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Old Testament remedies for sin; Send it away

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posted on Jul, 17 2015 @ 05:02 PM
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The ritual of the “scapegoat” was part of the ceremonial relating to Atonement.
We find the description in Leviticus ch16.

The first part of the rite appears in vv7-10.
Aaron, or whichever priest is presiding, will select two goats.
He will then “cast lots” to decide which one will be “for the Lord” and which one will be LA AZAZEL.
The second one will then be presented alive before the Lord, “that it may be sent away into the wilderness LA AZA’ZEYL”.

There are two strands of thought about the way that Hebrew word should be translated, and what it implies.

In writings found among the Dead Sea Scrolls, Azazel is identified as the name of a demon.
The current fashion is to accept that reading of the word.
Many modern translations (but not the NIV) talk about “the goat for Azazel”.
Commentators will suggest that Azazel was a local wilderness deity, once known to the Israelites, and that the goat was being sent in his direction.
I don’t know that they come up with any satisfactory reason why a wilderness deity should want “sin” to be given to him, or why it should be thrust in his direction against his will.

On the other hand, most translations of Leviticus, before modern times, assumed that the word was derived from AZEL, meaning “go away”.
AZ AZEL might mean “the goat that goes away”.
Alternatively, duplicating the “AZ” could have the effect of intensifying the meaning, into “going right away”. LA AZAZEL would then mean something like “for the purpose of absolute removal”.

Thus from the early Greek translations, we find;
APOMPAIOS (“sent away”) in the Septuagint
APOLOLUMENON (“dismissed”) in the translation of Aquila.
APERCHOMENON (“going away”) in the translation of Symacchus.
The Vulgate Latin text gives us CAPRO EMISSARIO (“the emissary goat”).
While the traditional “scapegoat” of the AV comes, of course, from “escape”, which carries the same idea.

The main problem with the “demon called Azazel” interpretation is that this would stand in complete isolation within the Old Testament. There is no other scriptural reference to any wilderness power which wants or deserves to have the ownership of “sin”.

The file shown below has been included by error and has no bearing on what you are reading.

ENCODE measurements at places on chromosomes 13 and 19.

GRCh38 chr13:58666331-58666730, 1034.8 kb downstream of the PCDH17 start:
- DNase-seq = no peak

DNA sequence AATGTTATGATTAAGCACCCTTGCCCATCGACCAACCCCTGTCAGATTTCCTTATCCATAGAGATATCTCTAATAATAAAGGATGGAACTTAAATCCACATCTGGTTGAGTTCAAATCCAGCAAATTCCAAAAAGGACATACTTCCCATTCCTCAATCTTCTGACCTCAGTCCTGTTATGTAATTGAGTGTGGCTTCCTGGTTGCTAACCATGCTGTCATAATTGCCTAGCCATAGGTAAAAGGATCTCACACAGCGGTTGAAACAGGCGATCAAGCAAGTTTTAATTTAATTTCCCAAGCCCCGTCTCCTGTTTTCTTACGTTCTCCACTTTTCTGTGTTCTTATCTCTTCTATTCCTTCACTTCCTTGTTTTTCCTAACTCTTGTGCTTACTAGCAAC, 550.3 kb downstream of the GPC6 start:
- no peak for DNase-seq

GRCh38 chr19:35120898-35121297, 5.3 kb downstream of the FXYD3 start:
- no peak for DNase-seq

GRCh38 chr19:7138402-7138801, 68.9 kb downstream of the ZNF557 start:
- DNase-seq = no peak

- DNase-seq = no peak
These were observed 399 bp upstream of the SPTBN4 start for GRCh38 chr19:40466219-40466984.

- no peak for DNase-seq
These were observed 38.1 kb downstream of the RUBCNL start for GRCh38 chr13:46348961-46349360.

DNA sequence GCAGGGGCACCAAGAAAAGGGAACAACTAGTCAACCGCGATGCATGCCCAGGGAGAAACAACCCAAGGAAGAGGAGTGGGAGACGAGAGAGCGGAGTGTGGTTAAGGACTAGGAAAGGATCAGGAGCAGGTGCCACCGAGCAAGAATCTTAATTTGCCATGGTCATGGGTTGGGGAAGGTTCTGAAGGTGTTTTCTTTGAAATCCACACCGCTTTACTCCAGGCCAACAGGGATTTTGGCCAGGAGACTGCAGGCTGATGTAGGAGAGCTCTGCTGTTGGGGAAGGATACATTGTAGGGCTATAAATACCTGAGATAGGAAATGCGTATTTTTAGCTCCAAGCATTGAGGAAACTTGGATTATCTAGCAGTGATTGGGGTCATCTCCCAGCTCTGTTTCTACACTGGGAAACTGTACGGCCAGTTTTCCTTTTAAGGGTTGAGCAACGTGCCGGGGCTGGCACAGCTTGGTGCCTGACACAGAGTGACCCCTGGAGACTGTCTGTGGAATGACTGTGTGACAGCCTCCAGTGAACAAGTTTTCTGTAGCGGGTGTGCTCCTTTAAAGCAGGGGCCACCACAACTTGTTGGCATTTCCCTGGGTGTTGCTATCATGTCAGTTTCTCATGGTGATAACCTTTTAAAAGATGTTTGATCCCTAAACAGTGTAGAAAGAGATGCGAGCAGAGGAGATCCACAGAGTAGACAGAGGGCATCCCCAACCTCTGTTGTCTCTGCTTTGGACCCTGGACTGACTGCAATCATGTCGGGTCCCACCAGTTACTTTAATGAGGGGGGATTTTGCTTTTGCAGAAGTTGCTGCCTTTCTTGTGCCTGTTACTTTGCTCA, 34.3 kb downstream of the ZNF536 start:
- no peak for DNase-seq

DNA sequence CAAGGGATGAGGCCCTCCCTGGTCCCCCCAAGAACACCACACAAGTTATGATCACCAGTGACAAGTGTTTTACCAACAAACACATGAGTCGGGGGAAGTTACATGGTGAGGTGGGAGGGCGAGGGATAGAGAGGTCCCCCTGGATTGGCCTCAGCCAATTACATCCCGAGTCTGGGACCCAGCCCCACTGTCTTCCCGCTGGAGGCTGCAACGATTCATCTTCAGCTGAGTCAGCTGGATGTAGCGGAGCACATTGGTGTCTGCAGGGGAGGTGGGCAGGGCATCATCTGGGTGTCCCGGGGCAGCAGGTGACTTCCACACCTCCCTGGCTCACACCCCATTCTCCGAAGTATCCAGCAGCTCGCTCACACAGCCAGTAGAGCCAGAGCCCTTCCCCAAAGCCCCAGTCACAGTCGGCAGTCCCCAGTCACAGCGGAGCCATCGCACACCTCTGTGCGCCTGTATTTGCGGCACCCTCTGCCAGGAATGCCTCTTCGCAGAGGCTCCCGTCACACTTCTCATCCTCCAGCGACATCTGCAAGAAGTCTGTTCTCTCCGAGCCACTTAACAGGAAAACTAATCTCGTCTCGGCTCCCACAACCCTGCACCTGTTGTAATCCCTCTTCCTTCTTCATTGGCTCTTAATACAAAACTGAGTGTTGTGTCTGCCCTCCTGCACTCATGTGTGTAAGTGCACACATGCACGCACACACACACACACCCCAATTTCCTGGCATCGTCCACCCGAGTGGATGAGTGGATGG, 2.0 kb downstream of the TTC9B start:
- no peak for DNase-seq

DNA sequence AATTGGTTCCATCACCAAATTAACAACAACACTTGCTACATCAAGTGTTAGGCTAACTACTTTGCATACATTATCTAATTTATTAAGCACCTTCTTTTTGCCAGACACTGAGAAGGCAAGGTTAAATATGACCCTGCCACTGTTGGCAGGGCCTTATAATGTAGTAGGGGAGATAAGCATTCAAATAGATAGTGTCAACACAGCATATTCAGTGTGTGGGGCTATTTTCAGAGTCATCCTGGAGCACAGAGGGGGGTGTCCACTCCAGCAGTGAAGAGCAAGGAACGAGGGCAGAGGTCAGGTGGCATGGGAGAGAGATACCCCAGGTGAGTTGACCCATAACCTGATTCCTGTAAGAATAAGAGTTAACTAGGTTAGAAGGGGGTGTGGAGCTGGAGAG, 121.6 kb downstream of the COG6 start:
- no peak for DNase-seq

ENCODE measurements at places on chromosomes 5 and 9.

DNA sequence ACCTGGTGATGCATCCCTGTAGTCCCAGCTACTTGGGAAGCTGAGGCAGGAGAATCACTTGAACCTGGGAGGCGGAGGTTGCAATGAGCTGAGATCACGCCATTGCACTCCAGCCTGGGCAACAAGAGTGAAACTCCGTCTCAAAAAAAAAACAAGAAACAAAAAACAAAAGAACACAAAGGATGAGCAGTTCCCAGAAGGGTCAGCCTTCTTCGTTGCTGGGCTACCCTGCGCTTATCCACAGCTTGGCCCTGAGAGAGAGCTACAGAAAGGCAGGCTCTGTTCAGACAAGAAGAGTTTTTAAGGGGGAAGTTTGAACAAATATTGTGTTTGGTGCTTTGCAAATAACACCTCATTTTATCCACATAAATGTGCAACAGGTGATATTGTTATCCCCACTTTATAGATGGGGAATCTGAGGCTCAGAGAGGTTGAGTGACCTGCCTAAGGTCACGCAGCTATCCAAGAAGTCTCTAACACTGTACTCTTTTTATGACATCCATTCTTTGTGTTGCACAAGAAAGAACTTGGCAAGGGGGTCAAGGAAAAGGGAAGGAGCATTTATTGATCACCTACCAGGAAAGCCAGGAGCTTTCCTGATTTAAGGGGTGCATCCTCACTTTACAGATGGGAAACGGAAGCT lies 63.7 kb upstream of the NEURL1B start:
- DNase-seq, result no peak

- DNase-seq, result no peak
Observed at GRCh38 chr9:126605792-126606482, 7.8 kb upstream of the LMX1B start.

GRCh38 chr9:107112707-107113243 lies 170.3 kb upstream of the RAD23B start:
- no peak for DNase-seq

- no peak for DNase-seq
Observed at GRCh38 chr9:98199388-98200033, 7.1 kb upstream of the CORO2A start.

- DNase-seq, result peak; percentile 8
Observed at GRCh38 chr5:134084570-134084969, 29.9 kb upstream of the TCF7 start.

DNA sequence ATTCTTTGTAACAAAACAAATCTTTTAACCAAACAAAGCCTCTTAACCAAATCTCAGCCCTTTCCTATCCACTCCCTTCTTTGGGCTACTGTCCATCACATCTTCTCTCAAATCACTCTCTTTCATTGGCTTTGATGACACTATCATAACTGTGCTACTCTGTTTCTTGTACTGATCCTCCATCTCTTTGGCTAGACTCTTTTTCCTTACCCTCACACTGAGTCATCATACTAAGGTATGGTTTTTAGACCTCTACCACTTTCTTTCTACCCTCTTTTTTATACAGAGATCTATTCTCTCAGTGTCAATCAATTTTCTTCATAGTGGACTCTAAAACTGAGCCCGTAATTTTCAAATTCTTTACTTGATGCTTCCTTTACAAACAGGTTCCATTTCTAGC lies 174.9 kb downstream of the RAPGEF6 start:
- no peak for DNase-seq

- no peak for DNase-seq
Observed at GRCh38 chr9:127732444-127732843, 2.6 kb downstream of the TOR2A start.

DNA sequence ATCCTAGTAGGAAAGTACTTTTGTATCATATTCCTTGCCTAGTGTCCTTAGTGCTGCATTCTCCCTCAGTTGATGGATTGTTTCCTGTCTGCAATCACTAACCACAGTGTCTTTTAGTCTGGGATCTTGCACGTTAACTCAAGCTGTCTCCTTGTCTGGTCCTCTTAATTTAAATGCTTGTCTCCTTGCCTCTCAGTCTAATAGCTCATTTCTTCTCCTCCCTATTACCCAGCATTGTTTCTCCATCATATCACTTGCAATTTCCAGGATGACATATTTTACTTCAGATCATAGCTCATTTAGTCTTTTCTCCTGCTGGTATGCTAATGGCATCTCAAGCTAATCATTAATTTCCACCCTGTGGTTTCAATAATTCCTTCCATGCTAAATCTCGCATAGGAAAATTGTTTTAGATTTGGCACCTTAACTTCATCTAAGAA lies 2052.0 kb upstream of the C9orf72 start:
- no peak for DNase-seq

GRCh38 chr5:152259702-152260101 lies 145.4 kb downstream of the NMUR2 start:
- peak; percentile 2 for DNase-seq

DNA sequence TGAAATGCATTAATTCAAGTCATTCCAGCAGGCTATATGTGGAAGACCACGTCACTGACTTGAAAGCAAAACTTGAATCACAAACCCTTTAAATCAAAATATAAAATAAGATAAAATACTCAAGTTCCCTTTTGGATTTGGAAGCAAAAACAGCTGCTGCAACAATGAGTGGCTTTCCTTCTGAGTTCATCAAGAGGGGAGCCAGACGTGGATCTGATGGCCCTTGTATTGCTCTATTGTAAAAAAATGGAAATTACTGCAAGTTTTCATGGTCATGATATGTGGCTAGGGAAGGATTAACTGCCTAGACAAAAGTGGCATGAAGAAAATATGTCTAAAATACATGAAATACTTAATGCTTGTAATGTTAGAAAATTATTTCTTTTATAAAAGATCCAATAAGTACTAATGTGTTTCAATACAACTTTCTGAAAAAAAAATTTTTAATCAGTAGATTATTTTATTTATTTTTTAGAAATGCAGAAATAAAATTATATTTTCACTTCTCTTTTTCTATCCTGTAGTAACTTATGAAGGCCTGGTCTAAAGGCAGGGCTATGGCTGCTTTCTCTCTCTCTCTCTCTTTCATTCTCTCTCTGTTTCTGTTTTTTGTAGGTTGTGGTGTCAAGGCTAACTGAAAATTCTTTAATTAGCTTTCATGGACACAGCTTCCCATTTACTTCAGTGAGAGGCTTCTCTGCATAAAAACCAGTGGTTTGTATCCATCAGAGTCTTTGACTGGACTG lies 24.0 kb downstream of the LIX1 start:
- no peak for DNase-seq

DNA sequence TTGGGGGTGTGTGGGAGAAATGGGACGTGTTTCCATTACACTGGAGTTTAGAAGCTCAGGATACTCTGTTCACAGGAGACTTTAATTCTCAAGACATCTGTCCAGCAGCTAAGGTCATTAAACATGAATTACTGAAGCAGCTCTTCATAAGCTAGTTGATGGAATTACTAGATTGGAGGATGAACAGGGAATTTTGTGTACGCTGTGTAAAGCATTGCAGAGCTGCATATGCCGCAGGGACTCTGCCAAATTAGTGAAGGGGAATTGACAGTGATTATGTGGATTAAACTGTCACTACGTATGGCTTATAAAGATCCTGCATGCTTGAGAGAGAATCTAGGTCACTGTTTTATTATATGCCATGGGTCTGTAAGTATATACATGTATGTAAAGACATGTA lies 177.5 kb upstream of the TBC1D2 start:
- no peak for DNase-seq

Scholars who study the other cultures of the time can find parallels for a ritual of “sending away” bad spiritual things, but not, it seems, for the intention of sending them TO anyone in particular.
So it’s possible that “Azazel the demon” is a complete misunderstanding. He comes from the demon-obsessed thought world of the era when the Dead Sea Scrolls were written, rather than the thought-world of the early Israelites who developed the rite in the first place.
It would be comparable to the mistake of the men of Athens, who thought that Paul was talking about a new god called “Resurrection”.
In that case the traditional translations would have it right.

We can find support for that conclusion in the second part of the ritual, when the goat is dismissed (vv21-22).
“Aaron shall lay both his hands upon the head of the live goat, and confess over him all the iniquities of the people of Israel… and he shall put them upon the head of the goat, and send him away into the wilderness… The goat shall bear all their iniquities upon him to a solitary land; and he shall let the goat go in the wilderness”.
There is no mention here of going “to Azazel” or in any particular direction.
The central thought is simply that the goat is taking the sin far, far away from God’s people.

So I think that gives us the real meaning of the scapegoat ritual.
It is not a case of sending the sin TO any place or entity.
Instead, the whole point is that the sin is being sent AWAY.

On previous occasions, I’ve described Original Sin as humanity taking itself out of alignment with God’s will, a misalignment which interferes with their relationship with the God who made them.